This article was originally published in QP Briefing on February 17, 2017.
Thomas Jefferson once said, “No government ought to be without censors; and where the press is free no one ever will.” History has proven this sentiment of the third president of the United States prescient. Be it Paul Y. Anderson’s reporting on the Teapot Dome scandal, or Bob Woodward and Carl Bernstein’s coverage of the Watergate break-in and cover-up, journalists have time and again proven their ability to hold institutions to account.
Today, however, the fourth estate is under threat like never before. Authoritarian leaders worldwide have declared war on the free press. According to the Committee for the Protection of Journalists (CPJ), 2016 saw 259 journalists jailed and 28 killed on the job worldwide. The bulk of these abuses occurred in dictatorial regimes and it is intellectually lazy to equate these actions with some of the recent musings of democratically elected leaders in Canada and the United States. That being said, we should all be concerned when political leaders use their bully pulpits to call journalists “dishonest” or admonish them to “shut up and listen.” Such rhetoric can serve to undermine a crucial check on political power.
Unfortunately, it appears that the de-legitimization of the free press in favour of purveyors of “fake news” or “alternative facts” is having an effect on public opinion. In October 2016, a Gallup poll found that Americans’ trust in the media had dropped to 32 percent, down 8 points from the previous year. The numbers in Canada appear to be even worse. A January 2015 poll by Ipsos Reid found that only 18 percent of Canadians expressed trust in journalists. While it’s true that the near constant barrage of abuse from some political quarters is partly to blame for this state of affairs, the actions of some bad apples within the profession cannot escape blame.
I remember accompanying Ontario’s minister of health to the fly-in Northern Ontario indigenous community of Attawapiskat while it was in the middle of a state of emergency induced by a series of youth suicide attempts. Upon our arrival, a community elder privately shared with the minister and other assembled politicians a powerful photo demonstrating the gravity of the crisis. A visiting British tabloid journalist tried to get hold of this photo to amplify his sensational coverage of the crisis. Thankfully, he was not successful. Similarly, the British phone hacking scandal, where journalists of the now-defunct News of the World were accused of engaging in phone hacking and police bribery in the pursuit of stories brought global attention to some of the more nefarious practices of rogue journalists and news organizations. Nevertheless, the vast majority of reporters I have come across in over a decade in politics are honest, underpaid, hardworking people in search of nothing more than truth and accountability. Unfortunately for society, there are fewer and fewer of them every day.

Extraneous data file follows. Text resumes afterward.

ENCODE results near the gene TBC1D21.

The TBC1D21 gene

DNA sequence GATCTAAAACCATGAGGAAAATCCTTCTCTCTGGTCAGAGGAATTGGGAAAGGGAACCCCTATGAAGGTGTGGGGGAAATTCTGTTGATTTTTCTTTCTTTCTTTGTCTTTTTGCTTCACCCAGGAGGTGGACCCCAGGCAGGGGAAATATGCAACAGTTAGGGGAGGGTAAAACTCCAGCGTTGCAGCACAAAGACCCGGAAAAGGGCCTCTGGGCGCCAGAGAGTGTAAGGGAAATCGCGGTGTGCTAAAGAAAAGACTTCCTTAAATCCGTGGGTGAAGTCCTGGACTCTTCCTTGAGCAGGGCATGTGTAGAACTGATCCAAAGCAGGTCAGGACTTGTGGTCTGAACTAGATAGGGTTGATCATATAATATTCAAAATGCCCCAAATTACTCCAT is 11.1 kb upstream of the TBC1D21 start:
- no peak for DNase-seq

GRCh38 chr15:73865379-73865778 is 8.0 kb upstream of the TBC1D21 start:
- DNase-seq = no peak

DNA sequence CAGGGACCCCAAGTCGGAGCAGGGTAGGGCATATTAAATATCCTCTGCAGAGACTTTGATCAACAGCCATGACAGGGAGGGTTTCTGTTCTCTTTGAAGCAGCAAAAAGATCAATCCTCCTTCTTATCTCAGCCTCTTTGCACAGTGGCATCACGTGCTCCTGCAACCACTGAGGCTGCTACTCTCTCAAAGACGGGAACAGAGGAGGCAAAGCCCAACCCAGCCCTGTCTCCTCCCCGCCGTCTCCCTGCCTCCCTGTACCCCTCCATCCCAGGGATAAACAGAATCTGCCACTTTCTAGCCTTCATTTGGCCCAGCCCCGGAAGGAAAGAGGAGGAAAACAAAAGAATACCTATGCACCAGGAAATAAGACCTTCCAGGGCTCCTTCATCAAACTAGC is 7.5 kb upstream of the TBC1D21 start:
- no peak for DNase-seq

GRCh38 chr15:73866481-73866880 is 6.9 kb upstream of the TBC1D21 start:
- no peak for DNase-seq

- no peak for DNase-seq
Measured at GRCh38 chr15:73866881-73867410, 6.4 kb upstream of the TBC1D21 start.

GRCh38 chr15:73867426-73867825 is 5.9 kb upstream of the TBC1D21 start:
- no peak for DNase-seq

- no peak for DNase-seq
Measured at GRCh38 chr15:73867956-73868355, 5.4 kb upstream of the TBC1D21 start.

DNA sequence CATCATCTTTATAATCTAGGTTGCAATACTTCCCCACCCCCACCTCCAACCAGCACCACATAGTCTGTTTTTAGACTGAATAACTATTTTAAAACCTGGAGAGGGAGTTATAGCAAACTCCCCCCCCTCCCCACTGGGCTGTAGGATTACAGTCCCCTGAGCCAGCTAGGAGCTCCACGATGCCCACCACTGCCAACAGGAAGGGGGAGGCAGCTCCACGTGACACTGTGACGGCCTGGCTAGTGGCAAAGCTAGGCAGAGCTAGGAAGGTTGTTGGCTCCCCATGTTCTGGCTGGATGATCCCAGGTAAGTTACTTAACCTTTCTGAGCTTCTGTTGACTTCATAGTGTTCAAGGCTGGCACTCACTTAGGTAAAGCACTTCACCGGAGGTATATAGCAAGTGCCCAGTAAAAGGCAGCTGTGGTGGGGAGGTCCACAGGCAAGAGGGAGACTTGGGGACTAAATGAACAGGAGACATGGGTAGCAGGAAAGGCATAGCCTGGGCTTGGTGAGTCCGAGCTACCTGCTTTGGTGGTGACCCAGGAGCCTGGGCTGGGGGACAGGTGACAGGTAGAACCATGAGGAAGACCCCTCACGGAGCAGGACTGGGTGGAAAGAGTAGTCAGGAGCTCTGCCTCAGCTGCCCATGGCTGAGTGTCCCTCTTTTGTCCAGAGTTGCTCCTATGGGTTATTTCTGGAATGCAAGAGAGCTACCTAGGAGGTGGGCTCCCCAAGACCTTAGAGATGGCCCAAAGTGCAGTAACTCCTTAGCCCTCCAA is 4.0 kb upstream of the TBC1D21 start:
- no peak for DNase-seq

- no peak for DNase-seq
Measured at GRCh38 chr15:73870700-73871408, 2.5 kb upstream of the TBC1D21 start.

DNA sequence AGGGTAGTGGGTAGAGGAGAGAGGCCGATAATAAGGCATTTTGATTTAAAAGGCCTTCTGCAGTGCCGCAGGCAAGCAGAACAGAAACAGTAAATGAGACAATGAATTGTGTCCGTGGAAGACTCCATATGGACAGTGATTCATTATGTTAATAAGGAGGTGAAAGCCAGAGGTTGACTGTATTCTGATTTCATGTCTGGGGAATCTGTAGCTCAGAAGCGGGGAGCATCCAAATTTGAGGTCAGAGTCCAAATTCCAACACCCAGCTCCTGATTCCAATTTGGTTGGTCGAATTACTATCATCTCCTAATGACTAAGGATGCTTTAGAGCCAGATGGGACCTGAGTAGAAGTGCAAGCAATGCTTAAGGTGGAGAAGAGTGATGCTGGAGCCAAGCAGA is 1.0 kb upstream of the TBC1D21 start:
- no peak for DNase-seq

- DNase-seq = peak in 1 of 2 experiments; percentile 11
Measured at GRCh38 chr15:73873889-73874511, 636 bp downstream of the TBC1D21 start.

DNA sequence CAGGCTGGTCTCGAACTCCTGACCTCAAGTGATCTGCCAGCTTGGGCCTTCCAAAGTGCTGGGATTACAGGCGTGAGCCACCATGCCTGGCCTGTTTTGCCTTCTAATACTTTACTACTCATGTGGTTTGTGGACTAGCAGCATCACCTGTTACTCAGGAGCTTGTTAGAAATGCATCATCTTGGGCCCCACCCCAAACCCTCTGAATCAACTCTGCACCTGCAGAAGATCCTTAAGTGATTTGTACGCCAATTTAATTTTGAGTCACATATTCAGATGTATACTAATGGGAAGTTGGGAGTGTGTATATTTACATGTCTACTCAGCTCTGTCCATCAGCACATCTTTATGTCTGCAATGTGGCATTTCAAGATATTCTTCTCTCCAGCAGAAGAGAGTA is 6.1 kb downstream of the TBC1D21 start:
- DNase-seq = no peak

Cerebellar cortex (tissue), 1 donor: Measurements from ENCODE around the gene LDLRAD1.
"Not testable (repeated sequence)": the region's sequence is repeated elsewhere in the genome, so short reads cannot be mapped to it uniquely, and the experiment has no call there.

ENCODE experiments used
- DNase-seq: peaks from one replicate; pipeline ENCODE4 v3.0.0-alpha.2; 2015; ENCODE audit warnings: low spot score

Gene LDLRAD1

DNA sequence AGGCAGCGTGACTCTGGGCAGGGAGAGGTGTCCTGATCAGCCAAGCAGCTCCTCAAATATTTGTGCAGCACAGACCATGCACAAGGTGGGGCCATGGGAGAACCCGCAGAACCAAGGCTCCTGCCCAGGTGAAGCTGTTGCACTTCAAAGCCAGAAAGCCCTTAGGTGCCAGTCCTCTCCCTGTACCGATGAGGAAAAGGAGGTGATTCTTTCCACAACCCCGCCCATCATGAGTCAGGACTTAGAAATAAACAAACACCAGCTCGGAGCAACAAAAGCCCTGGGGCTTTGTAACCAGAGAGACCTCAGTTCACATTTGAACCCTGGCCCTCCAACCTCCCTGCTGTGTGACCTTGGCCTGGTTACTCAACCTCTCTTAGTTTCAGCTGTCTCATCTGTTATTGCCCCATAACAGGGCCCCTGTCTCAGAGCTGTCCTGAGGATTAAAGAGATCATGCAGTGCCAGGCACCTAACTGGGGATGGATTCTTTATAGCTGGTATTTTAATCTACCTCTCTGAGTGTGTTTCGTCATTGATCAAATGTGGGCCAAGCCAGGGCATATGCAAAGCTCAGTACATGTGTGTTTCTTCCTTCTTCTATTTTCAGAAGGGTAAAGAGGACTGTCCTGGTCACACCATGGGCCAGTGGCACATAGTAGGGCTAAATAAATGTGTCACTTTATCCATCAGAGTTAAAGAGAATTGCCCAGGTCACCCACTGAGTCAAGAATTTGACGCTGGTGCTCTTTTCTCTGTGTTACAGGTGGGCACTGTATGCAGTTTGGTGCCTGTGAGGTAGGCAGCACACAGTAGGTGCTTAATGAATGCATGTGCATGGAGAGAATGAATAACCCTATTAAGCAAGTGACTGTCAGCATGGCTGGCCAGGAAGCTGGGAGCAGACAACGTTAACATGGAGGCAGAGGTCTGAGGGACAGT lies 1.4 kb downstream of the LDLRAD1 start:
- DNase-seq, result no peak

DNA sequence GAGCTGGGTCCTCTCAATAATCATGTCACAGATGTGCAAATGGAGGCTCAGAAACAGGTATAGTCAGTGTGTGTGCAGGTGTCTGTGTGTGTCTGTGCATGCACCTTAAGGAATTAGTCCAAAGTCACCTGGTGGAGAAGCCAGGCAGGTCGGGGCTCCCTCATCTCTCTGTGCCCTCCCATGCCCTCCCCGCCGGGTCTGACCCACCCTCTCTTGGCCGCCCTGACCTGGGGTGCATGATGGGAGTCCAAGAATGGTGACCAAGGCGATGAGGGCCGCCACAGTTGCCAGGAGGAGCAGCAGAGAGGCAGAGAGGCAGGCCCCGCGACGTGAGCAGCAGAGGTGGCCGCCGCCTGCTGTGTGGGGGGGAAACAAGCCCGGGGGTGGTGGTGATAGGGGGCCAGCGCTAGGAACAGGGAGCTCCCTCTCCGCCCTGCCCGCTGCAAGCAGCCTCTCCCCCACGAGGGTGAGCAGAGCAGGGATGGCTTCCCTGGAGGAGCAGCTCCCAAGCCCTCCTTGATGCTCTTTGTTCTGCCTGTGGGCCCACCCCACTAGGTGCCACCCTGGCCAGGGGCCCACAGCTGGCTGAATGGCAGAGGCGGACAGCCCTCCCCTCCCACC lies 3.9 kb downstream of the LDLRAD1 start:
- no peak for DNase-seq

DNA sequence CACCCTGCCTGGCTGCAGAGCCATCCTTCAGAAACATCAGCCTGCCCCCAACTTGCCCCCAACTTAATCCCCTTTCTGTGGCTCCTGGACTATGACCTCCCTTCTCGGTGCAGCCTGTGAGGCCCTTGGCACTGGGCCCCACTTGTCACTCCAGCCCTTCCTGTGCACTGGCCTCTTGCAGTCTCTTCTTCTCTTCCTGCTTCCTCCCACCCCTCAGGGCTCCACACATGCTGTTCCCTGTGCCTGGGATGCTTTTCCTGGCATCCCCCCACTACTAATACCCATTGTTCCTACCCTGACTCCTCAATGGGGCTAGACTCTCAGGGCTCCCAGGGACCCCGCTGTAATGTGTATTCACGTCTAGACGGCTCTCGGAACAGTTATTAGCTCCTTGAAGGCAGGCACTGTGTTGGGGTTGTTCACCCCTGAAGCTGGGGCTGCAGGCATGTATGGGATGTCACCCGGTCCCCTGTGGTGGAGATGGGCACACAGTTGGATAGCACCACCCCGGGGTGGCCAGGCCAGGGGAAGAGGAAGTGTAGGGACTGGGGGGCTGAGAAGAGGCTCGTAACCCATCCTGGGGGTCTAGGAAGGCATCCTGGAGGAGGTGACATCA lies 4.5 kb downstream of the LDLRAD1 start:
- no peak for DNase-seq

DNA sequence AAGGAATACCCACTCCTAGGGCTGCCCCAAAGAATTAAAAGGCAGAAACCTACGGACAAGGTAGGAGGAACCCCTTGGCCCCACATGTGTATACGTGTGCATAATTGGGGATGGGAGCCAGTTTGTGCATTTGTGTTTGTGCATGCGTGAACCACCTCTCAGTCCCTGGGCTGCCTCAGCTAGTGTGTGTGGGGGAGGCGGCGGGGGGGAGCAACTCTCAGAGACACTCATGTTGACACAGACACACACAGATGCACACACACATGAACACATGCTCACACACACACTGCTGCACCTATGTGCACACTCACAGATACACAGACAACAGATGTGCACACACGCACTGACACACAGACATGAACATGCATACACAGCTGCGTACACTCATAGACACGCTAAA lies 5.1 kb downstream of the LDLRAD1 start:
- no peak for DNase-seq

Media consolidation and the inability of news outlets to adapt to the reality of the Internet age have atrophied newsrooms across Canada and the world. Coverage of Ontario provincial politics has especially suffered. According to Cheryl N. Collier and Jonathan Malloy in The Politics of Ontario, the Queen’s Park Press Gallery numbered 52 full-time individuals in 1995. Currently, that number stands at only 24, including camera operators and subscription-only digital sources, such as this fine publication. Especially worrisome is the fact that, as of writing, neither The Globe and Mail, the National Post nor the Toronto Sun had any reporters covering Ontario politics full time. This means that three of Canada’s largest news organizations don’t have anyone focusing on a jurisdiction whose government has the country’s second largest budget, a population of 14 million, and a nominal GDP larger than Argentina’s.
Some will argue that the Internet has “democratized” news gathering, rendering traditional journalism obsolete. This is a very short-sighted view. While social media has definitely empowered citizens, it cannot be allowed to disrupt robust news gathering. It’s doubtful that many “citizen journalists” could have spent the time or money necessary to uncover the Iran Contra scandal or bring to light the abuses of Canada’s Afghan detainee affair. Those of us who value a free society cannot afford to lose the diligence, fact checking, and ability to speak truth to power that professional journalists bring to the office every day.
We must all fight back against the forces, both economic and political, that are working to disrupt this noble profession. Let’s take a vow to push back on politicians who demonize the media, and let’s commit to rewarding news organizations who still offer robust political coverage by paying for a subscription, online or otherwise. As Thomas Jefferson knew well, the health of our democracy depends on it.